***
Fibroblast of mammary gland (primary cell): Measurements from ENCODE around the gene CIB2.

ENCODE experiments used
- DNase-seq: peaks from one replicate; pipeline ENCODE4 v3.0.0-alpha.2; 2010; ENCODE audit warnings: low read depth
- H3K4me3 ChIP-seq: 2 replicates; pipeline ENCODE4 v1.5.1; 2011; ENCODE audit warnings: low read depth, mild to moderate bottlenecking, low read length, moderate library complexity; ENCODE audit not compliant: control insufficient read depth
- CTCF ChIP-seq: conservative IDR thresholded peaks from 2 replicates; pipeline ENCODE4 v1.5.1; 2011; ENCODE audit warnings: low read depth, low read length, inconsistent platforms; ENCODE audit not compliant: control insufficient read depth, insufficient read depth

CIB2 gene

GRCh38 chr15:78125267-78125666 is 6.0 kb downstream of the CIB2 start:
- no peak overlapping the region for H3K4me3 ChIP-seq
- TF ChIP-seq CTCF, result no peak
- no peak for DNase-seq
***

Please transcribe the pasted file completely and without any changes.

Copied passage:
Fibroblast of mammary gland (primary cell): Measurements from ENCODE around the gene CIB2.

ENCODE experiments used
- DNase-seq: peaks from one replicate; pipeline ENCODE4 v3.0.0-alpha.2; 2010; ENCODE audit warnings: low read depth
- H3K4me3 ChIP-seq: 2 replicates; pipeline ENCODE4 v1.5.1; 2011; ENCODE audit warnings: low read depth, mild to moderate bottlenecking, low read length, moderate library complexity; ENCODE audit not compliant: control insufficient read depth
- CTCF ChIP-seq: conservative IDR thresholded peaks from 2 replicates; pipeline ENCODE4 v1.5.1; 2011; ENCODE audit warnings: low read depth, low read length, inconsistent platforms; ENCODE audit not compliant: control insufficient read depth, insufficient read depth

CIB2 gene

GRCh38 chr15:78125267-78125666 is 6.0 kb downstream of the CIB2 start:
- no peak overlapping the region for H3K4me3 ChIP-seq
- TF ChIP-seq CTCF, result no peak
- no peak for DNase-seq